Article originally Published in Competition Law360 on October 14, 2011.
Congress enacted the Foreign Trade Antitrust Improvements Act of 1982, 15 U.S.C. § 6a (“FTAIA”), in 1982 with the stated goal of clarifying the extent to which United States antitrust laws apply to foreign or international transactions. FTAIA provides, in part, that the Sherman Act “shall not apply to conduct involving trade or commerce (other than import trade or import commerce) with foreign nations unless 1) such conduct has a direct, substantial and reasonably foreseeable effect . . . [on United States domestic commerce] . . . and 2) such effect gives rise to a claim” under the Sherman Act. FTAIA has been described as “inelegantly phrased” and using “rather convoluted language.” Turicentro, S.A. v. Am. Airlines, Inc., 303 F.3d 293, 300 (3d Cir. 2002); see also Minn-Chem, Inc. v. Agrium, Inc., No. 10-1712, 2011 U.S. App. LEXIS 19433, at *17 (7th Cir. Sept. 23, 2011) (FTAIA “awkwardly phrased”). In sum and substance, however, FTAIA articulates a general rule that U.S. antitrust laws do not apply to trade or commerce with foreign nations. The statute then creates two exceptions to this general rule, when the conduct at issue either: (1) involves import trade or commerce, or (2) has sufficient effects in the United States to give rise to a Sherman Act claim.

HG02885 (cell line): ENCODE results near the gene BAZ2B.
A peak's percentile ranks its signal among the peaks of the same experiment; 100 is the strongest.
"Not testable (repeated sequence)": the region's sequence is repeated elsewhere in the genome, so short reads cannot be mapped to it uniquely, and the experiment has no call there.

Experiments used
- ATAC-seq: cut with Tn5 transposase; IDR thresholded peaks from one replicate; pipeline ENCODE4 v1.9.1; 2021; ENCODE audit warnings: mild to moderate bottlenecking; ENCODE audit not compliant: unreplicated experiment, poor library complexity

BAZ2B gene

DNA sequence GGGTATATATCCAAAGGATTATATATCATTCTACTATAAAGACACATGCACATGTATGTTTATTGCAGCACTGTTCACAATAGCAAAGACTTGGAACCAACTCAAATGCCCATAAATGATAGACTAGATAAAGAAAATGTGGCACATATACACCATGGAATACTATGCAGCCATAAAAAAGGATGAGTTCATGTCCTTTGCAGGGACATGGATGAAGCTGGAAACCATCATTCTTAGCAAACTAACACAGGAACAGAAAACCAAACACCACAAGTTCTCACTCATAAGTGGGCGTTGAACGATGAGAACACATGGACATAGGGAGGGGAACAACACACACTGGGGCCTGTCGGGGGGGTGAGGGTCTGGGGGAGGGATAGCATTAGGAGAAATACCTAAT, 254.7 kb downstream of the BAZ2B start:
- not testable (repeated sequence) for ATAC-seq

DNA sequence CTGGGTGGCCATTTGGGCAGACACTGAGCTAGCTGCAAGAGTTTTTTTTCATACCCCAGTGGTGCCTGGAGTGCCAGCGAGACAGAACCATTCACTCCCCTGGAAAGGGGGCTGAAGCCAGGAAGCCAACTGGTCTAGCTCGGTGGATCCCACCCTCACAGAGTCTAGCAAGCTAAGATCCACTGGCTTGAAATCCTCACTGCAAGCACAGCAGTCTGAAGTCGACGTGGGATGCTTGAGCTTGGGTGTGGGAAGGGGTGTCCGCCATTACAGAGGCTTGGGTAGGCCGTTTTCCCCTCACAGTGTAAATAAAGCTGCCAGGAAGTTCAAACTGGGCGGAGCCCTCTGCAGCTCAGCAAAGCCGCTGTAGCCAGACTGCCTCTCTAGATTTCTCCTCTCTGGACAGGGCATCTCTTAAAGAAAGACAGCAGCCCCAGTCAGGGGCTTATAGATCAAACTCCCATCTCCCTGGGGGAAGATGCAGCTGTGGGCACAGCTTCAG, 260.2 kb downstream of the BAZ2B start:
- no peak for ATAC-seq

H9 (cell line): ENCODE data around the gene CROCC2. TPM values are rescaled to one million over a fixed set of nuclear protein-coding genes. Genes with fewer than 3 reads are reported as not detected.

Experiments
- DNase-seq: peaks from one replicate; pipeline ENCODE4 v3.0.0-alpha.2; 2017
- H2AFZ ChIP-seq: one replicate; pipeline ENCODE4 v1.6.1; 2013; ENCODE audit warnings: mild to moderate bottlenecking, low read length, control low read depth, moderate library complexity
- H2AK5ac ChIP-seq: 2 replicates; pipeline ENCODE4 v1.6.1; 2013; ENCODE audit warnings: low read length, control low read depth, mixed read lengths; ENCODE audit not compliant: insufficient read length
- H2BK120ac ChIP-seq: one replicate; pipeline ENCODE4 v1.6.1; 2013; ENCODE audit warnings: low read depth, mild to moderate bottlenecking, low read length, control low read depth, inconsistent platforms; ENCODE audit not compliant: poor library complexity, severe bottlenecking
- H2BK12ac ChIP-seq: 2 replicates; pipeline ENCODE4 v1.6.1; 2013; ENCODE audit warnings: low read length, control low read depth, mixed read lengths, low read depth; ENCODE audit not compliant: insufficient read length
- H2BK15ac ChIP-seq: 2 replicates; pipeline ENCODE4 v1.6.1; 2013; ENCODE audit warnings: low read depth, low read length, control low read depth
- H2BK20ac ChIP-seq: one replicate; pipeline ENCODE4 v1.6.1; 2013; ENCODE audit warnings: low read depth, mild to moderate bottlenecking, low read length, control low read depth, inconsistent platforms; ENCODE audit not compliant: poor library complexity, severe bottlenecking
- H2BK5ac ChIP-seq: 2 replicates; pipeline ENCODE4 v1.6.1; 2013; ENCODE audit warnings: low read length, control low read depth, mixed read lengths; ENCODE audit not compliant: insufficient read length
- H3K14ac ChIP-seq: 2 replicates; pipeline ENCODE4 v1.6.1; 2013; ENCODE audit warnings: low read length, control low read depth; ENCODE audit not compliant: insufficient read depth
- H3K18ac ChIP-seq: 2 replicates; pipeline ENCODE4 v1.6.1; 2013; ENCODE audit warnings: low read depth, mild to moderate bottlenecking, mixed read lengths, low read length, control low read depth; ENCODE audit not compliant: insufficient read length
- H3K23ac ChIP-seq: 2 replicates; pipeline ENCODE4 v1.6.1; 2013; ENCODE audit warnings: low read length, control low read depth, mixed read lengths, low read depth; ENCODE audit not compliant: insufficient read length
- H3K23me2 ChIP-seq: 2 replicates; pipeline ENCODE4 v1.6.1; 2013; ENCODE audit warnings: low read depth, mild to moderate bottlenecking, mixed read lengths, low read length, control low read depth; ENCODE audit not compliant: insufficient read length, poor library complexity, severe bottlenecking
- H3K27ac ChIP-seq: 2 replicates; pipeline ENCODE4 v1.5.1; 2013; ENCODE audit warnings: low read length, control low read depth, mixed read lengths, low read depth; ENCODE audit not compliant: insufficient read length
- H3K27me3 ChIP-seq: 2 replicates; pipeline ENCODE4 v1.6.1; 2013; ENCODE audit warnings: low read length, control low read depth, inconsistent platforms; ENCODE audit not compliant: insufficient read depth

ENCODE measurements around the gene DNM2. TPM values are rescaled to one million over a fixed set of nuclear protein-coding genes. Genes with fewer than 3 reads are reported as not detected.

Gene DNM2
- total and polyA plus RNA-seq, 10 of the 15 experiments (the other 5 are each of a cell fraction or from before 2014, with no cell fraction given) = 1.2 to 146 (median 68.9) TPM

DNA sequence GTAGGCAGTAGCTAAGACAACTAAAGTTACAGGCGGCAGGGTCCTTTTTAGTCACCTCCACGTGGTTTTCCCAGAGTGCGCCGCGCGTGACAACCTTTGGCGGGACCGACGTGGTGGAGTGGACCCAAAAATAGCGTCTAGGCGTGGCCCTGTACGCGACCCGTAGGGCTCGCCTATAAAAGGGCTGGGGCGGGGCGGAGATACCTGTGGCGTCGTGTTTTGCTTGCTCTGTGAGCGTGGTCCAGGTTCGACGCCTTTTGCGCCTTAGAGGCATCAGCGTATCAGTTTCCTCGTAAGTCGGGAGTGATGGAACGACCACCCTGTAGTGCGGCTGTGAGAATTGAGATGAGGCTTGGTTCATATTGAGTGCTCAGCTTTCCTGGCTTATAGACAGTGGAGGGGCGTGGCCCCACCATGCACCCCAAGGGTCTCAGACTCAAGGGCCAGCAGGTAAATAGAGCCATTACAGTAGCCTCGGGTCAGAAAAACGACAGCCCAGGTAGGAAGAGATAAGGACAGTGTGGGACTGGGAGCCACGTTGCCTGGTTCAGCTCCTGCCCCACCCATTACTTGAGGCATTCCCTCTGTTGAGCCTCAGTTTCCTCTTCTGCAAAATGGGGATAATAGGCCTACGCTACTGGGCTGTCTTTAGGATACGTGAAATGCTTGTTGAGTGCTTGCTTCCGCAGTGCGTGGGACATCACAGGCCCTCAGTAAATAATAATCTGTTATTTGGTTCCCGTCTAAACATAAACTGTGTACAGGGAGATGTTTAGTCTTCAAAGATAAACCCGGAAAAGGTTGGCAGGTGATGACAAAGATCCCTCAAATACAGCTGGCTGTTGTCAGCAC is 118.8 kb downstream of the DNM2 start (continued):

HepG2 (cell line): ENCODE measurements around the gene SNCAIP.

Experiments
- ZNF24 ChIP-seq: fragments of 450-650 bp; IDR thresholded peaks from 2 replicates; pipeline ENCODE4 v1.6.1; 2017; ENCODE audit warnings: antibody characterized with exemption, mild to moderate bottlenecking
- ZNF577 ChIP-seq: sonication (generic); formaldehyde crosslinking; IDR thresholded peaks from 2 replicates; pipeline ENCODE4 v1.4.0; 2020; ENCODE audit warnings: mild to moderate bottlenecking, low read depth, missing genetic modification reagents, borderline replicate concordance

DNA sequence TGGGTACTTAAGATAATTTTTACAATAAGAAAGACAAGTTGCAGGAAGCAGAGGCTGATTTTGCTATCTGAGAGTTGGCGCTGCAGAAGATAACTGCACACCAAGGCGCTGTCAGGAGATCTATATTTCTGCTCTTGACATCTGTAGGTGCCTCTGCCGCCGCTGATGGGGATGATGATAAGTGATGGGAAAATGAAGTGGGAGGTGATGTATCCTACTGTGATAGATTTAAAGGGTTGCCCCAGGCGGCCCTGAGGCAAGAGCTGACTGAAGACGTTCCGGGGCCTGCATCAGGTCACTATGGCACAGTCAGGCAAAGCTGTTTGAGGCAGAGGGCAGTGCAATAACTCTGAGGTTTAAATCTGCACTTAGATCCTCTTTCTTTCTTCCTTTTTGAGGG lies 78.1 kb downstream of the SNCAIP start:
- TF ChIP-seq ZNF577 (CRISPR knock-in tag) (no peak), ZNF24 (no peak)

During the first nine-plus months of 2011, several courts —including two federal Courts of Appeal — have grappled with FTAIA in the context of antitrust claims involving foreign and international commerce. This article provides a brief survey of the FTAIA landscape so far this year.
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